The back-story so far...
The main character is ESR-A (Engineer Sanitary Robotic -Type A) a robot who started out as a military Artificial Intelligence experiment gone wrong, and was eventually sold off to a civic sanitation department as a robotic garbage man. He develops emotional attachments to discarded appliances and tries to rescue them. This doesn't go down well with the sanitation department and they want to scrap him, so he runs away and becomes a renegade robotic garbage man/Don Quixote's/My Favorite Martian type. He is not well made, his parts don't fit well and he's not running on all transistors. he has some rather remarkable capabilities from his "Army Days" but they are iffy at best and sort of underwhelming.
The foil is a robotic garbage can named Poubelle Libre, who is a female self-loading garbage can/Sancho Panza on wheels. I'm thinking the techs on her development team might have thought they were designing a self-loathing garbage can. She has run off and become a renegade also. She hooks up with the hero and helps him rescue appliances.
The antagonist is GLRR-BIN. a robot with a similar history to our hero's, but is even less well designed and less clever. He is very ungainly, ugly as all getout. He was designed as a paper shredding Bot to find and destroy sensitive documents and other refuse, but he is slow and dim. His one remarkable bright spot is unintended and unfortunate. He chews up documents and excretes lists. He was at some point tasked to to capture and destroy the hero, but was so inept that he was to be scrapped also. He joins the hero and Poubelle, but is always on the verge of turning them in. He is too much of a conformist to truly rebel. GLRR-BIN is basically a walking box. He looks and is powerful, but the power is useless. His massive arms are not capable of lateral movements and are only for lifting paper and small objects to his huge rectangular, paper-shredding mouth and his powerful legs are short stubby little things with no articulation. He is not capable of speed or movement on irregular surfaces. Stairs will be a challenge.
They live in a "mixed use" nieghbourhood on a residential street. The view out the back of their home is of industrial buildiings and a distant city scape. Their house is the one under the high tension power lines. It is a small factory building or somethng like a railway switching tower. They live there in hiding, although only nominally so. ESR-A occasionally has to disguise himself, and they have to keep an eye out for Sanitation Department inspectors. The yard is littered with broken appliances. most nieghbours are blasé but there is at least one Mrs Kravitz (or Mr.). they need to deal with from time to time.
Wednesday, March 29, 2006
The back-story so far...
the future will be a little
We will need to be too.
I work in public transit. I do this because it pays the bills, but equally important, I do believe in it. So, I sort of naturally want to start exploring what a good house is by exploring my interest in all aspects of moving people about from more or less sustainable house to hopefully sustainable workplace and back. Without spiraling off into another subject altogether, how will streets, bus stops, train stations, bike paths and autogiro pads look and work in communities of the near future. I'd like to examine how personal and public assets could be thought of and treated in a more civicly responsible manner first, the decide on the house.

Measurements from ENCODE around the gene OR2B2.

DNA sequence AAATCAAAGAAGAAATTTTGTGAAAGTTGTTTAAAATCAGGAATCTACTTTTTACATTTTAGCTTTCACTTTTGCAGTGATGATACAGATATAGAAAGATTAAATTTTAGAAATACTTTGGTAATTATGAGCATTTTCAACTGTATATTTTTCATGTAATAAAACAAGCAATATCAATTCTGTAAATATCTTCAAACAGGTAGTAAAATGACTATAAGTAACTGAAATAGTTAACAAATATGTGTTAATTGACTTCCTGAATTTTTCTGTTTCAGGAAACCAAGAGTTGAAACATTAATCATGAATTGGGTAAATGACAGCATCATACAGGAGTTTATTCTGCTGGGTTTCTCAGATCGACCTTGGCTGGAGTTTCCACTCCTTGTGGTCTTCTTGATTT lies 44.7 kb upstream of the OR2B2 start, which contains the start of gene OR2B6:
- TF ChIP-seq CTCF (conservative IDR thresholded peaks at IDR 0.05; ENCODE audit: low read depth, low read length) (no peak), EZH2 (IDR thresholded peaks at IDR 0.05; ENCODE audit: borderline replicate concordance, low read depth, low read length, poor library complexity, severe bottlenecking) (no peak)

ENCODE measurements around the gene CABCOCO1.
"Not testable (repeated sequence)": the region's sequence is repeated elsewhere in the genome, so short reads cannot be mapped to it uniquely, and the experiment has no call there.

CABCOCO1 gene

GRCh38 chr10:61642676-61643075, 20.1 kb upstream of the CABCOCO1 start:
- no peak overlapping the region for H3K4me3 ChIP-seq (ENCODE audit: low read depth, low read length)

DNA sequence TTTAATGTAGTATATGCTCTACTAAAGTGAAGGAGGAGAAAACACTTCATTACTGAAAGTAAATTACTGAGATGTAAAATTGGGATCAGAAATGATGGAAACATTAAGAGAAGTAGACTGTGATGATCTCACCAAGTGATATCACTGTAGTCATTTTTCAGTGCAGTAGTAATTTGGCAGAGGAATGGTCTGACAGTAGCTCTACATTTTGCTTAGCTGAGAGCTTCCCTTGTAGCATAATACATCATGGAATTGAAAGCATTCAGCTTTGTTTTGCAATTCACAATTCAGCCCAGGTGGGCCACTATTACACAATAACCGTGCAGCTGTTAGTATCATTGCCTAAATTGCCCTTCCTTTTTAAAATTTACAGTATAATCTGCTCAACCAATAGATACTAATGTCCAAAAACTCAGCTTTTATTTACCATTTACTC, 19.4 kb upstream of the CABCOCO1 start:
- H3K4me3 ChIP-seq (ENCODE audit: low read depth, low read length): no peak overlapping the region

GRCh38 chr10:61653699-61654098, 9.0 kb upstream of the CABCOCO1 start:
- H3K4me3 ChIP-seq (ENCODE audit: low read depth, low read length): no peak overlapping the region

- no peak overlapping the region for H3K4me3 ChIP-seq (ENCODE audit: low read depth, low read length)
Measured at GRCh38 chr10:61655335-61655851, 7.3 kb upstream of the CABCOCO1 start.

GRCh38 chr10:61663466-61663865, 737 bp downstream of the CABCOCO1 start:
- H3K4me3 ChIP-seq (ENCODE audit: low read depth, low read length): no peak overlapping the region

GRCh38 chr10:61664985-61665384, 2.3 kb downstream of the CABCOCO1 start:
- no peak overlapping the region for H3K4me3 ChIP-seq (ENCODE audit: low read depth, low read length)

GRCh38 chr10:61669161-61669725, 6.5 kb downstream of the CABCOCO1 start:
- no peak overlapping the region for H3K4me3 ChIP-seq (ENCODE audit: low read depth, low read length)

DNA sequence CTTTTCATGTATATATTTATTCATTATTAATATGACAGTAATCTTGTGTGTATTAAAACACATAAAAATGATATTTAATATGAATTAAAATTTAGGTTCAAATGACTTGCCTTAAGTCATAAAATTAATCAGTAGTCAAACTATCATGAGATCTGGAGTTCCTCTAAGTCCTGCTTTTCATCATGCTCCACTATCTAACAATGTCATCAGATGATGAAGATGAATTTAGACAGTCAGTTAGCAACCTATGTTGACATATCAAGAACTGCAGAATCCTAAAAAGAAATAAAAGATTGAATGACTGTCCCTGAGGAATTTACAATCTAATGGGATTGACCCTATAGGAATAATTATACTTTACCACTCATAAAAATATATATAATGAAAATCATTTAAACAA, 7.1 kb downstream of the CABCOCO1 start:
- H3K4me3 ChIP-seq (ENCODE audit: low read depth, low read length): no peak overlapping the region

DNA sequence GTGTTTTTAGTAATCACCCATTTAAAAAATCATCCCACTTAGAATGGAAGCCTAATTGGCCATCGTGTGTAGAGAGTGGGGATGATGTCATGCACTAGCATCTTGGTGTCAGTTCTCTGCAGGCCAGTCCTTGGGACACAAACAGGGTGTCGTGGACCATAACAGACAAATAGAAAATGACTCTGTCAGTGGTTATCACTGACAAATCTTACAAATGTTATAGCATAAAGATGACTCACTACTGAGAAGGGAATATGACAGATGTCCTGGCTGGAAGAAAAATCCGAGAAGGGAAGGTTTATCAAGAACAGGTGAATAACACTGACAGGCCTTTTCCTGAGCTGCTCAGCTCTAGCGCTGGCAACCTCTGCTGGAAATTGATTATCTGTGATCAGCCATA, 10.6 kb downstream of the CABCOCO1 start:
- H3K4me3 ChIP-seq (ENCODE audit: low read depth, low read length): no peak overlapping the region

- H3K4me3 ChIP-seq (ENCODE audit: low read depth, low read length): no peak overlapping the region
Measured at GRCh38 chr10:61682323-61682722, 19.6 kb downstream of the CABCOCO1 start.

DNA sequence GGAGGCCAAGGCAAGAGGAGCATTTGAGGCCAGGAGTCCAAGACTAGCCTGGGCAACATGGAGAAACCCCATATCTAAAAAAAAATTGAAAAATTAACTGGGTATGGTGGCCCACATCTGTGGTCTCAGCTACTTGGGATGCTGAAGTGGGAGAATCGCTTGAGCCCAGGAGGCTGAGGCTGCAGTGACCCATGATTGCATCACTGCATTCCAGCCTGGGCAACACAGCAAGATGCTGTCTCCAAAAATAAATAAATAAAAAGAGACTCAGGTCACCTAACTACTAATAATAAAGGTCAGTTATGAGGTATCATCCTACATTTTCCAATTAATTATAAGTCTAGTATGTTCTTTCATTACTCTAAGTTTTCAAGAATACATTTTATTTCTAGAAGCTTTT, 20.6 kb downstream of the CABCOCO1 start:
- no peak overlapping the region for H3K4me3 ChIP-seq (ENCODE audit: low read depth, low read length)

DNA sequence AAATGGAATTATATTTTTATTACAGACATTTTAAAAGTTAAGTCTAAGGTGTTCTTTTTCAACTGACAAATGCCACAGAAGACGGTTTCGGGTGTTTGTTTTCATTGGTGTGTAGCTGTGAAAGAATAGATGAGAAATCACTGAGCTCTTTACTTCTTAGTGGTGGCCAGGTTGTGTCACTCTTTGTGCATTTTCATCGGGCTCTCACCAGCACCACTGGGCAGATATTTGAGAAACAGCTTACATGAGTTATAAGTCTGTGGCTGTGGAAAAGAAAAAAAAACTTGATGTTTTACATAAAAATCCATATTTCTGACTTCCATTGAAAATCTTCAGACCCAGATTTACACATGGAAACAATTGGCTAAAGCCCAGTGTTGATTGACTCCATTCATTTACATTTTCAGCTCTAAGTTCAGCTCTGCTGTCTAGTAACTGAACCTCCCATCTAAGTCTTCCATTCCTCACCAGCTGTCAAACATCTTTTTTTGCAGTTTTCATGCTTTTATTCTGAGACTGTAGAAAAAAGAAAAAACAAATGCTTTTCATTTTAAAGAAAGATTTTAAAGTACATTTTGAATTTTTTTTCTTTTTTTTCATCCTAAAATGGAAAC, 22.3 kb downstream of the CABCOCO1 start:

An holistic solution to current housing problems, throughout the world, would start with an acceptance of the real estate dictum that the value of housing really is all about "location, location, location", but redefine the meanings of "location" and "value". City cores become over-valued for housing, forcing those who depend on work in them to locate further and further away - To the places where "there is no there there". To the endless sprawl of modern cities' suburbs and shantytowns. What if it were possible for people to live closer to the places they work?
What would happen if public transportation were so good that no urban dweller needed a car? Would people then be willing to pay a significant portion of the money they no longer need to spend to own and maintain a car on taxes or fares sufficient sustain public transport and alternative infrastructures? Would they appreciate the cleaner air and greener and improved health of their city enough to offset the loss of that womb-like privacy of traveling in a personal car?
I'd like to find out if streets are even necessary. In terms of the total expenditure of energy, time and road usage, would it be better to deliver groceries and other necessities door to door rather than via millions of inefficient, random and often rambling shopping trips by individual house-holders? As it is, millions upon millions of people in North American and European suburbs cannot buy a loaf of bread or a litre of milk without getting into their car to drive to the store and millions of shantytown dwellers need to walk half a day to get a day's supply of water.
I appreciate that some of this may not be what comes to mind in a project to design a better house... But even a perfect house must exist within a community, and to achieve it's potential, it may be necessary to redesign the community, including the complete infrastructure in order to maximize the potential of one house.